David Altshuler, M.S.
(305) 978-8917 | [email protected]


 Parents would never out-source the religious upbringing of their kids. “Oh, sure. We are devout Christians/Jews/Muslims/Atheists, but we tell the kids to believe whatever they want, to worship with whomever they choose.” Words no parent ever spoke. To the contrary, parents encourage their kids to come to church/synagogue/mosque/or not/ with them.

Yet these same parents expect schools to be responsible for educating their children? Because except for rare instances—kids who would likely learn in any educational setting—schools are uniquely incapable of teaching your kids much of anything that you would like them to know. Most kids learn in spite of rather than because of direct instruction.

Here are two of my favorite examples, although far from the most egregious:

  1. Eighth grade students are required to memorize the names of the 67 counties in Florida. (Upside: at least you don’t live in Georgia where there are 130 counties to remember.)
  2. High school seniors are required to learn the names of the members of the state cabinet. (Upside: if the Internet goes down, maybe you could win trivia bets.)

In other classrooms, homogenous groupings mean that some children are numbingly bored while others are tragically lost. Of course, teachers could address individual needs and be sensitive to different learning styles. Teachers could allow advanced students to work at their own pace while remediating those with imperfect backgrounds. Meanwhile down the hall, puppies and unicorns could frolic over glowing rainbows covered with blossoming flowers. It’s a rare pedagogue who can facilitate anything other than lecturing to the jaded and disoriented. Not with 30 kids in a classroom, five preparations a day, and compensation of $40,000/year.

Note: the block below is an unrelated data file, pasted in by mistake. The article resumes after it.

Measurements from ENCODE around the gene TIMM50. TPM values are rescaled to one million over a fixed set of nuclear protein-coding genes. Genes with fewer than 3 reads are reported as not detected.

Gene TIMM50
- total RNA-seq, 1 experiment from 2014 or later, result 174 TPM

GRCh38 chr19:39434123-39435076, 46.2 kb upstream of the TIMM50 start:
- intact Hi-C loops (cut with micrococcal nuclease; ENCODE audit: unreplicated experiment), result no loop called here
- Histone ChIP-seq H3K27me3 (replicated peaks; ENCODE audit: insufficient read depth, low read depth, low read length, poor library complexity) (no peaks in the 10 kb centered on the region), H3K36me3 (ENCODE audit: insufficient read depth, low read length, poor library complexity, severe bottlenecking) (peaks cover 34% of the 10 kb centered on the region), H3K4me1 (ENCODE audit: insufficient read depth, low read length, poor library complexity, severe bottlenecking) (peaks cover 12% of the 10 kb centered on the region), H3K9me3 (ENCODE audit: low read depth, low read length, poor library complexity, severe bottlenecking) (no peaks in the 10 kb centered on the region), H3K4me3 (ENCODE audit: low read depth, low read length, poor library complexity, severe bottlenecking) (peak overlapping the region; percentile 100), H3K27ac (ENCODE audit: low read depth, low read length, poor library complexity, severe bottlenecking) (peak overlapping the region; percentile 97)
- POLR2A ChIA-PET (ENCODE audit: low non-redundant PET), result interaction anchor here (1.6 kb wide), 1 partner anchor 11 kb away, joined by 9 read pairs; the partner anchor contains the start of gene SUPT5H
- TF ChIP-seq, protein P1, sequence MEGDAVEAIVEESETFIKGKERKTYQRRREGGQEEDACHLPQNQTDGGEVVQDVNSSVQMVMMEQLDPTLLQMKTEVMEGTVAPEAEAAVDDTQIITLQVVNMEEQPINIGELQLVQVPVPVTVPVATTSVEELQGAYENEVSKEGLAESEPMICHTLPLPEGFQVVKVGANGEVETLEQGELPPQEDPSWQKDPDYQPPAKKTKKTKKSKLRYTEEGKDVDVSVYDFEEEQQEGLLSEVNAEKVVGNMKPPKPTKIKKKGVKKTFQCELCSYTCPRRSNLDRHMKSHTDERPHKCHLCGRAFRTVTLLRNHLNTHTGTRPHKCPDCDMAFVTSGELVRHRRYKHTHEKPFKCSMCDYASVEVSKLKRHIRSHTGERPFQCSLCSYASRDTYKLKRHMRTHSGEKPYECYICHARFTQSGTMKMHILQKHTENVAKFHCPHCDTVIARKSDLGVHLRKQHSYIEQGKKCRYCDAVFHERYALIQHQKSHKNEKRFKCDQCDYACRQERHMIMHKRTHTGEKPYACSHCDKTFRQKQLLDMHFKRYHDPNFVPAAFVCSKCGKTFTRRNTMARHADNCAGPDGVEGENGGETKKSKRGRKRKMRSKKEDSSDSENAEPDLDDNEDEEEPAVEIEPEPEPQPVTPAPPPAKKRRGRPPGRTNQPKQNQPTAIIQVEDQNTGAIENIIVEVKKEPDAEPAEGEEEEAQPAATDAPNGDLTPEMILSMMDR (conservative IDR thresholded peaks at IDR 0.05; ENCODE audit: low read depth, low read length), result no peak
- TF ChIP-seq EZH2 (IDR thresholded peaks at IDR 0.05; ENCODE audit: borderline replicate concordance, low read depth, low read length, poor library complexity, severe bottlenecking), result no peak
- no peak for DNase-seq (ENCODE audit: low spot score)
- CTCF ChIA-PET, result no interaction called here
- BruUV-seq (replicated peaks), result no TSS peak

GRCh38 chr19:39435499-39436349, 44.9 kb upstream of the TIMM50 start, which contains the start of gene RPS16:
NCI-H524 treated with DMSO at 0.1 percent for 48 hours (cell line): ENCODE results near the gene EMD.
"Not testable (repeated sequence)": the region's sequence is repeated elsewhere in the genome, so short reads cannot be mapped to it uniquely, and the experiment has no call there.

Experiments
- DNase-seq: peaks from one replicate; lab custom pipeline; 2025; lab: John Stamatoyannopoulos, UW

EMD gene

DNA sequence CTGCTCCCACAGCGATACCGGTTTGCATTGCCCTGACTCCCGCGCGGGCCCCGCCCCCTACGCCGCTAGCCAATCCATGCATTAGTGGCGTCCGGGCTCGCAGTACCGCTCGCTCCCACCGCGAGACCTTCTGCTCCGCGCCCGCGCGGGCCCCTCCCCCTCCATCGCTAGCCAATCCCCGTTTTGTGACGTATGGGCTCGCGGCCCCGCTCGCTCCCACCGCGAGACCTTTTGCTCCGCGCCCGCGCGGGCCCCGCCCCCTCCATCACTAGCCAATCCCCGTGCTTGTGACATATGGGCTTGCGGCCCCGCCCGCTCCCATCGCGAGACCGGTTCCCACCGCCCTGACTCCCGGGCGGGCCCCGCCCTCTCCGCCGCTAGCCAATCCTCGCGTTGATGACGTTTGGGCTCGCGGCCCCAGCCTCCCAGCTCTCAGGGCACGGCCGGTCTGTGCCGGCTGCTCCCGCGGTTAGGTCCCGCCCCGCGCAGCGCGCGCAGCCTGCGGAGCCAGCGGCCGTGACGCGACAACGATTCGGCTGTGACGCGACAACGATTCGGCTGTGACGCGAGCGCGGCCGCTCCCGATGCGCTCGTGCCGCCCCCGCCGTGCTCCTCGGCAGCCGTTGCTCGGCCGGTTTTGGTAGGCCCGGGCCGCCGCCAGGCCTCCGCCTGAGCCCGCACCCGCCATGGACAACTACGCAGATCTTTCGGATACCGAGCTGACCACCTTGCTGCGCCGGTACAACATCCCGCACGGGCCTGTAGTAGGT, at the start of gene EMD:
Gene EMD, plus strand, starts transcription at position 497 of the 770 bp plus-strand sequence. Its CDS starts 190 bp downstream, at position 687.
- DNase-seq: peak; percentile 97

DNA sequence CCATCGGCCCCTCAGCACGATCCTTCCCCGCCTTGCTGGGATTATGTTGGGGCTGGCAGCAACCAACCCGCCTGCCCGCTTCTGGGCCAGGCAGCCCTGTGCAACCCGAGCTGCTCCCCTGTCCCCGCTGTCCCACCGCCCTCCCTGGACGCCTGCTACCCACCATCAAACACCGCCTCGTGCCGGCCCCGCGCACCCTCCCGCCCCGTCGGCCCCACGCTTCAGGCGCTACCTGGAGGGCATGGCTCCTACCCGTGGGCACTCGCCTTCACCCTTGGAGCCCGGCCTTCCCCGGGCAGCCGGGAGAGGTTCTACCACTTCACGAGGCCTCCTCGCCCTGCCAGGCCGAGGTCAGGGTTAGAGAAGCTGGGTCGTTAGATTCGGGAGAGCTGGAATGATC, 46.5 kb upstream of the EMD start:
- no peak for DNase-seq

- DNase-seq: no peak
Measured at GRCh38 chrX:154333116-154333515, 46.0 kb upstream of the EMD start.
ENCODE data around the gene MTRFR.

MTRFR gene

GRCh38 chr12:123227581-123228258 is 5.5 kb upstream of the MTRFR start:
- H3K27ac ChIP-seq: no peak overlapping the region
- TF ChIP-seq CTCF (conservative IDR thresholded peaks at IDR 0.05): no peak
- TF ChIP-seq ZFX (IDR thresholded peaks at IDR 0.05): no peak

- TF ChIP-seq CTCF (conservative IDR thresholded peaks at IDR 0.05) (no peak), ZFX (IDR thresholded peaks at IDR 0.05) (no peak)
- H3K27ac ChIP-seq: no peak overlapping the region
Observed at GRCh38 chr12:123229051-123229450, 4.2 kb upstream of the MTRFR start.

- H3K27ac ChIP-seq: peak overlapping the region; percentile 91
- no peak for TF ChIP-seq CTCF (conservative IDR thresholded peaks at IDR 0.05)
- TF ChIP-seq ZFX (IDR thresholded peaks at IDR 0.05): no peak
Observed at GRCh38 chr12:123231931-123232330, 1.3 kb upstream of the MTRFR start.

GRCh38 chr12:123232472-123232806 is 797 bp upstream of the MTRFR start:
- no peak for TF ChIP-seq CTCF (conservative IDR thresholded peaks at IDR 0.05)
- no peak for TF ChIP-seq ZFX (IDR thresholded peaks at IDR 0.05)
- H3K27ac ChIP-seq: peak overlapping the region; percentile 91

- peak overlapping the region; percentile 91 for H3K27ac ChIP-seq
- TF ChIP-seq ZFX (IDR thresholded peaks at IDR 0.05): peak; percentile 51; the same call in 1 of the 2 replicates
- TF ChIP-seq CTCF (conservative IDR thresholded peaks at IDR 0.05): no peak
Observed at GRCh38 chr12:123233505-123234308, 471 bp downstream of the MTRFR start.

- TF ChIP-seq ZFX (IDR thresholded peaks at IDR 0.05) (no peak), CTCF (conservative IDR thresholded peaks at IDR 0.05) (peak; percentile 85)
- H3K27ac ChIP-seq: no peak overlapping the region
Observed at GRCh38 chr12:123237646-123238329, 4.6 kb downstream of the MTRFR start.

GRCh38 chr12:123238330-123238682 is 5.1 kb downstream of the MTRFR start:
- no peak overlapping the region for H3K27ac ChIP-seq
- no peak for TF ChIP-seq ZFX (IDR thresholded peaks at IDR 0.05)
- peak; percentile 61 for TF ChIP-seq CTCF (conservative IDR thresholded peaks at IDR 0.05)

It’s easy to blast overworked, underfunded school systems and employees. That good teachers are deserting classrooms in droves is not a headline. Luckily, I write about parenting rather than teacher-ing. I don’t know that I would have any cogent advice for my colleagues in the classroom. And it has been 40 years since I stood up in front of a roomful of high school students.

But my guidance for parents is as straightforward to understand as it is difficult to implement: moms and dads have to accept responsibility for the academic education of their kids in the same way that parents remain in charge of the religious instruction or lack thereof for their children.

There are two ways, neither of them easy nor obvious, in which parents can take over—not just supplement—what is happening in the imperfect classrooms.

  1. If your eighth grader is being assigned stupid, vacuous, illiterate books, make sure that she is reading REAL books as well. In first-year college literature classes, all the other students will be familiar with Animal Farm, The Scarlett Letter, Their Eyes Were Watching God, To Kill a Mockingbird, The Great Gatsby, Catcher in the Rye, The Grapes of Wrath, The Odyssey, Night, I Know Why the Caged Bird Sings, and, oh yes, Hamlet. To matriculate without having read and understood these and others is like showing up to a gun fight without a knife. Or weapons or any kind. Or clothing.
  2. Take your kids at their word. If they tell you that their curriculum is stupid, let them substitute. If the kids are assigned, The Secret—stranger, if not more horrible things have happened—tell them they don’t have to read it.

I know you can’t quit your job to homeschool. But you can make your home better than a school nonetheless. Read the first chapter of Pride and Prejudice aloud. I defy any tenth grader not to be entranced and read the rest of the book on their own.

“Never let your studies interfere with your education,” said somebody who is remembered for being fairly bright and accomplished enough for most purposes.

If your kids are thriving in their traditional classrooms, it’s still a great pleasure to connect with them about the wonders of literature and math and science and politics and language and every fascinating aspect of our wonderful world. If you’re kids are struggling in school and you have already tried everything to help them perform, it might be time to consider taking more responsibility for their education in the broadest sense and accept that parents remain our children’s first and best teachers. Just promise me you won’t insist that your children learn the names of all the counties in Florida!



Copyright © David Altshuler 1980 – 2022    |    Miami, FL • Charlotte, NC     |    (305) 978-8917    |    [email protected]